NEW DELHI :
The non-banking financial company (NBFC) and housing finance company (HFC) sector is stabilizing post the Infrastructure Leasing and Financial Services (IL&FS) crisis because of steps taken by the government, according to an analysis by the finance ministry released on Saturday.
Banks have continued to support NBFCs and HFCs, while it is the debt market that is distinguishing between good and not-so-good entities, according to the analysis. As a result, the better entities are able to get higher financing from both banks and the market, it said.
The shadow banking system in India has been struggling with liquidity pressures since the IL&FS crisis emerged starting with payment defaults by group companies in June last year, and the subsequent breakdown in September 2018. Some entities found it difficult to meet their funding needs, with banks turning cautious before extending credit and funds not being available from the markets.
Bank borrowings, commercial papers and debentures are the main sources of borrowings for NBFCs.
Post the default at IL&FS, with government support, the assets of NBFCs have grown by 12.83% from ₹2.83 trillion to ₹3.19 trillion, while the assets of 211 larger NBFCs with 81% of market share have grown at an even higher rate of 19.69%, the finance ministry said. “Bank exposure to NBFCs has grown at a much higher rate of 17.46% compared to market financing,” it said.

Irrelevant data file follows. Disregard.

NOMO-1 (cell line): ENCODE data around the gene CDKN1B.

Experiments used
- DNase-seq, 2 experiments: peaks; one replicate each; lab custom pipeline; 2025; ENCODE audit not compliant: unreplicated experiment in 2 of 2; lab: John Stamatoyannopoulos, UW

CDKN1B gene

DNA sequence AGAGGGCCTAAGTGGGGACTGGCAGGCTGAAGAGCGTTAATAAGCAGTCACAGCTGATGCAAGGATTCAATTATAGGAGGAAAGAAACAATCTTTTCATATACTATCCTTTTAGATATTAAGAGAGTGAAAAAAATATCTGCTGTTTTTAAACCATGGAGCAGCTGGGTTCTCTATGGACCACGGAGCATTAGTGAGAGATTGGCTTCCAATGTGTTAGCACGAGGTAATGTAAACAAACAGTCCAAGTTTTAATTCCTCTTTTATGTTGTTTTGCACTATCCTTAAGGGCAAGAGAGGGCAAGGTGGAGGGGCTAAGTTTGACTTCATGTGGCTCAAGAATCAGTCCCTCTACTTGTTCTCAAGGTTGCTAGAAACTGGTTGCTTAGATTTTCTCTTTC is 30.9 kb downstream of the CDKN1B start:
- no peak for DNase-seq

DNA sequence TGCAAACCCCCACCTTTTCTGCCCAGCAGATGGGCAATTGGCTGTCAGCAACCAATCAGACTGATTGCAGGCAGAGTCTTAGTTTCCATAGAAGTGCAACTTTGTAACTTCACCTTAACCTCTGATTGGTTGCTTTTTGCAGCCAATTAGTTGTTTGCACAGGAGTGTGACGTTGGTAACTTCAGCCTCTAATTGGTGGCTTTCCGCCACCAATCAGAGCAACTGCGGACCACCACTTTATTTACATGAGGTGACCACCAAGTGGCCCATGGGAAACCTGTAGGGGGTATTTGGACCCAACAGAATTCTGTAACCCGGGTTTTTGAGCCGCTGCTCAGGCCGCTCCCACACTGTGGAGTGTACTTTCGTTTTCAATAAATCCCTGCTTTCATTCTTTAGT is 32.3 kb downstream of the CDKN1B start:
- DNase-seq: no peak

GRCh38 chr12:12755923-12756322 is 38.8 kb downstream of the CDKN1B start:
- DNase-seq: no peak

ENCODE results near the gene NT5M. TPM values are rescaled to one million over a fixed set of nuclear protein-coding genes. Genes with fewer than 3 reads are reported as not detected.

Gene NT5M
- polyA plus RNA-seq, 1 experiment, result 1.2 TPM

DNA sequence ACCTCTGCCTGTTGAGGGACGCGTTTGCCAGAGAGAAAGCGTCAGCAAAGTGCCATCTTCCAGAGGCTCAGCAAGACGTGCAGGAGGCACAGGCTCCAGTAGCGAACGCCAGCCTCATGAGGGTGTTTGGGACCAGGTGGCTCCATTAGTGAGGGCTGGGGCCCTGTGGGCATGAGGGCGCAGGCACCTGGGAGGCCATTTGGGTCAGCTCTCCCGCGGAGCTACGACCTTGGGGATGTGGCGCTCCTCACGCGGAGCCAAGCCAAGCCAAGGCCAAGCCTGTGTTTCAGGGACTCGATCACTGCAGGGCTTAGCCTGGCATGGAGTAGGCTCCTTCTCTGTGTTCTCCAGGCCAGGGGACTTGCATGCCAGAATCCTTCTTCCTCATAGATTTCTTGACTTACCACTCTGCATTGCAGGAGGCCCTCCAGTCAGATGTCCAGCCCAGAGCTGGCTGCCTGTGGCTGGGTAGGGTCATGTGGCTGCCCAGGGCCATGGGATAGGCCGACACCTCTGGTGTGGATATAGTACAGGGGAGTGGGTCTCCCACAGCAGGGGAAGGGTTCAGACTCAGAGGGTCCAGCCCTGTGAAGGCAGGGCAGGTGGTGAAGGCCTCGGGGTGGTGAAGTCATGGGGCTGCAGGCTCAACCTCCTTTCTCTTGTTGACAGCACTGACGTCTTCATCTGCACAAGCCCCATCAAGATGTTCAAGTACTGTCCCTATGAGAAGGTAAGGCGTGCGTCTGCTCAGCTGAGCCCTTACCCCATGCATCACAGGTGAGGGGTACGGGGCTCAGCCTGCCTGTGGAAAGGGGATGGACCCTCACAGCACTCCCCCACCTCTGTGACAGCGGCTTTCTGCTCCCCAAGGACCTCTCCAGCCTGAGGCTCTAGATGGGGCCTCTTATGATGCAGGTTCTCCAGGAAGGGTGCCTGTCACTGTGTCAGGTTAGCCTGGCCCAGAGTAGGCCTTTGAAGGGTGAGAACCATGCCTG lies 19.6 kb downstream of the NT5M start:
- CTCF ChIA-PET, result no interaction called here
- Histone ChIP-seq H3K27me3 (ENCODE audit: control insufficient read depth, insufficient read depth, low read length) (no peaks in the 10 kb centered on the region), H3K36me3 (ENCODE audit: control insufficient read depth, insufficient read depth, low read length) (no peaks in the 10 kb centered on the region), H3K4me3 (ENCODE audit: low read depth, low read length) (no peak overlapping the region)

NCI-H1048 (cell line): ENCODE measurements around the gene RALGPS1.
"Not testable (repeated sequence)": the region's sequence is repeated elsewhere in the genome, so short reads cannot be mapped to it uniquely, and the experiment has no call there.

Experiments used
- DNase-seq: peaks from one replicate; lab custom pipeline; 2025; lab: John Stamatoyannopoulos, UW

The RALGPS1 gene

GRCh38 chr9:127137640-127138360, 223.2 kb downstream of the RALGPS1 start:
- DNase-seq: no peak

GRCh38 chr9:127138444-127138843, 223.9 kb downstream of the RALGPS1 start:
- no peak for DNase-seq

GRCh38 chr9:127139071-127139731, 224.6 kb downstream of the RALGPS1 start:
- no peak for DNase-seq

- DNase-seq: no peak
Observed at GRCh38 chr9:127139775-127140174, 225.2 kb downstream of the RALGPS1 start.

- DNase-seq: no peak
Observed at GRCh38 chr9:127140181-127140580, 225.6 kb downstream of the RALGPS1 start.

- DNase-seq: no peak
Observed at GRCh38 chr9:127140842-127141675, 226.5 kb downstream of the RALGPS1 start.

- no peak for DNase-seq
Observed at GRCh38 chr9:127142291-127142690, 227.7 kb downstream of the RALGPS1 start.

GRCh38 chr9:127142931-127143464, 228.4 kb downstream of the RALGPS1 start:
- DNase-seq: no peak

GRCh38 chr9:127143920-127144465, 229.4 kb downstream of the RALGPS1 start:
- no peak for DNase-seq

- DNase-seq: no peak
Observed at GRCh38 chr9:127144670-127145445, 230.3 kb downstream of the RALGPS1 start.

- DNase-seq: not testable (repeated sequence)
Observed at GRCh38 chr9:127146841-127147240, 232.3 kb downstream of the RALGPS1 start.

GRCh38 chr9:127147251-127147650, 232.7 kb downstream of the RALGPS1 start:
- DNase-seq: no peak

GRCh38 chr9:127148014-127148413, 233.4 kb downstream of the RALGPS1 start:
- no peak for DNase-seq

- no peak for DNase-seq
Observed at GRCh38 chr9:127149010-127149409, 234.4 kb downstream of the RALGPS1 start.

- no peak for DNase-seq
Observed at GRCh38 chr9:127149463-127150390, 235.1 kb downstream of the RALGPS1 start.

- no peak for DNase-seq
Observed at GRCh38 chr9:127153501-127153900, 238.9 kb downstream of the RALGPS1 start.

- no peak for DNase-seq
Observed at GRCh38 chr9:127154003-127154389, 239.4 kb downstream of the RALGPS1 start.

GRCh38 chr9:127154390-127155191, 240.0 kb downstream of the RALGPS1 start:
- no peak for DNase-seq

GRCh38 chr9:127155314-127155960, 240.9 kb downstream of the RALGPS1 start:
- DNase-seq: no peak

A senior government official said the exposure of banks to NBFCs have continued to rise. “It is not the banks but the mutual funds that are risk-averse,” the official mentioned above said on condition of anonymity. “The shadow banking sector has also been hit because of the exposure to stress in the real estate sector, as well as governance problems,” the official said.
Between September 2018 and 2019, the exposure of banks to the top 50 NBFCs have grown 23% to ₹4.06 trillion. Similarly, three-fourths of the total number of HFCs with 82% of market share have shown a positive asset growth of 18% post IL&FS crisis from ₹8.45 trillion to ₹10 trillion. There are more than 9,500 NBFCs and 101 HFCs.
“Exposure of banks and NHB (National Housing Bank) to the 76 performing HFCs has grown by 38% post IL&FS default, as compared to 14% growth in market financing to these HFCs,” the ministry said.
Liquidity concerns in the shadow banking system also comes at a time of a slowdown in the broader economy, led by muted private consumption. The Centre has been prodding banks, NBFCs, HFCs, and micro-finance institutions to boost credit disbursal.
The slowdown in credit growth is a result of lower demand and unavailability of market funding, the official said.